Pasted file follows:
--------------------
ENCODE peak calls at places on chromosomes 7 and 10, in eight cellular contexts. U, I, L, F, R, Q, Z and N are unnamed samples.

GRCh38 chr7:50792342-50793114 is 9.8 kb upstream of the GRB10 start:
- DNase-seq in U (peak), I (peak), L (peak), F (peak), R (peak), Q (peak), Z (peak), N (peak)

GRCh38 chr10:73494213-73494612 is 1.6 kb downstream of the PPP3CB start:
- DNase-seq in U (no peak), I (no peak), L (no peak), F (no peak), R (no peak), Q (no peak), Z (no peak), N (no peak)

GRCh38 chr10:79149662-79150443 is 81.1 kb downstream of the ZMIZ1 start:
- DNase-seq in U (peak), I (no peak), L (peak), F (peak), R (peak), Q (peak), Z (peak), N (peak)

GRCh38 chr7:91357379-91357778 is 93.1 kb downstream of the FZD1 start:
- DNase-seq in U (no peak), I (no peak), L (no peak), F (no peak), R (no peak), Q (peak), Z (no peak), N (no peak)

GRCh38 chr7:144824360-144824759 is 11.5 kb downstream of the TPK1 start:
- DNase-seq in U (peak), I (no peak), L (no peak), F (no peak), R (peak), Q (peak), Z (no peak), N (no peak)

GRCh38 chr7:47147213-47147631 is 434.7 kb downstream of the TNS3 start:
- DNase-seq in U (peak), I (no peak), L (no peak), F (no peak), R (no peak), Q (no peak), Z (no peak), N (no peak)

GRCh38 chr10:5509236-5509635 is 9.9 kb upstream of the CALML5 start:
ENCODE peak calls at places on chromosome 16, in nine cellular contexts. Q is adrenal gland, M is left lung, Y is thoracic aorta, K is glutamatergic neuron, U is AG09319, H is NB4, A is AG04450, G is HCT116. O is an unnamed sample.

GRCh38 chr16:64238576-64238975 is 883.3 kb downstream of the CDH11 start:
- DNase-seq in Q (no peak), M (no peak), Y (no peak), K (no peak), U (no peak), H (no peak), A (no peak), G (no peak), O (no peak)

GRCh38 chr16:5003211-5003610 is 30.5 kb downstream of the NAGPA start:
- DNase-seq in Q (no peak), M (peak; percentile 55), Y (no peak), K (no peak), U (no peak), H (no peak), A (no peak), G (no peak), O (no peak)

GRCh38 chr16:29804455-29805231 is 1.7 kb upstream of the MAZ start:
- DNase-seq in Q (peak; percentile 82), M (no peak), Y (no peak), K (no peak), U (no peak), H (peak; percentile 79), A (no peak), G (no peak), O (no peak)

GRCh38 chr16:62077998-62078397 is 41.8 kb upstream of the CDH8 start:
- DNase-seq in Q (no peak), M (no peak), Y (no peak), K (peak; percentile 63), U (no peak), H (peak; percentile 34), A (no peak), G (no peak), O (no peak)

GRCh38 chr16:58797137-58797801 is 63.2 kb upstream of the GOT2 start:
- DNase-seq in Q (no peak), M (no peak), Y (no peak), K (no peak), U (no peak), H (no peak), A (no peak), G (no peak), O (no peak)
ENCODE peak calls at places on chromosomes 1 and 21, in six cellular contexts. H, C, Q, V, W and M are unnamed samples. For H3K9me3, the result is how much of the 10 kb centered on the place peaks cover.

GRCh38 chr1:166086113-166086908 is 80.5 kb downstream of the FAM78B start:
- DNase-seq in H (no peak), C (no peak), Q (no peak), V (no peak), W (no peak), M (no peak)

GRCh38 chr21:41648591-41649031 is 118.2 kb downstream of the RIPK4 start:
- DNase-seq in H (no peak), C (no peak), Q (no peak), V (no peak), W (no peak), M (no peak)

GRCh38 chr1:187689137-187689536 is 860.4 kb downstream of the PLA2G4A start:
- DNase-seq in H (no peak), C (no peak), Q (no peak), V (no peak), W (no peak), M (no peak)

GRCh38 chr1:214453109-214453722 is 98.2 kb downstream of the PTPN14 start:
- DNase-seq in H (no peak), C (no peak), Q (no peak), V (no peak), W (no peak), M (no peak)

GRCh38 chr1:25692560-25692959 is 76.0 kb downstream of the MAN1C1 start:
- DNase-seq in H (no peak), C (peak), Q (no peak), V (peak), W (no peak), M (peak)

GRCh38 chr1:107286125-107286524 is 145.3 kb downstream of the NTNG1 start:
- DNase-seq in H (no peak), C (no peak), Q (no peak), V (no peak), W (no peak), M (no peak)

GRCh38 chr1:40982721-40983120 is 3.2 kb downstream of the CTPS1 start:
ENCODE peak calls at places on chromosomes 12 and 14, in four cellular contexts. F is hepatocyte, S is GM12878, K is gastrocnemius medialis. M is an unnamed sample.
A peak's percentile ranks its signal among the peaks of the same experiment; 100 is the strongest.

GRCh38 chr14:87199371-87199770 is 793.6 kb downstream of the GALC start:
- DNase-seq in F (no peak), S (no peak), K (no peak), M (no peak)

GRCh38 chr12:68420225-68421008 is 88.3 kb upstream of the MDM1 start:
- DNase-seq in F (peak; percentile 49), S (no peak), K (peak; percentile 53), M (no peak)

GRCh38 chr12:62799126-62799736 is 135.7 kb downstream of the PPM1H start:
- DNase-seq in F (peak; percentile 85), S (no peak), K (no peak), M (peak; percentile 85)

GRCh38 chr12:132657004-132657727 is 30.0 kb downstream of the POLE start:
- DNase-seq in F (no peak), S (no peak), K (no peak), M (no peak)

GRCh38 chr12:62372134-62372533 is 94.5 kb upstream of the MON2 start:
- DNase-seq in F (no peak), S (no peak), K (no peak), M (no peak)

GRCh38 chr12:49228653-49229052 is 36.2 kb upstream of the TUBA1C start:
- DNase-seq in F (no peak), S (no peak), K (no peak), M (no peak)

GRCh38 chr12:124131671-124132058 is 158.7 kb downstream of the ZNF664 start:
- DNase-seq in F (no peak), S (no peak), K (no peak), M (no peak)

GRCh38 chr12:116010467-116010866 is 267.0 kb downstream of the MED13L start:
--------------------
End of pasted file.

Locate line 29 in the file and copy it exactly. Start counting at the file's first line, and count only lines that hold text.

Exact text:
GRCh38 chr21:41648591-41649031 is 118.2 kb downstream of the RIPK4 start: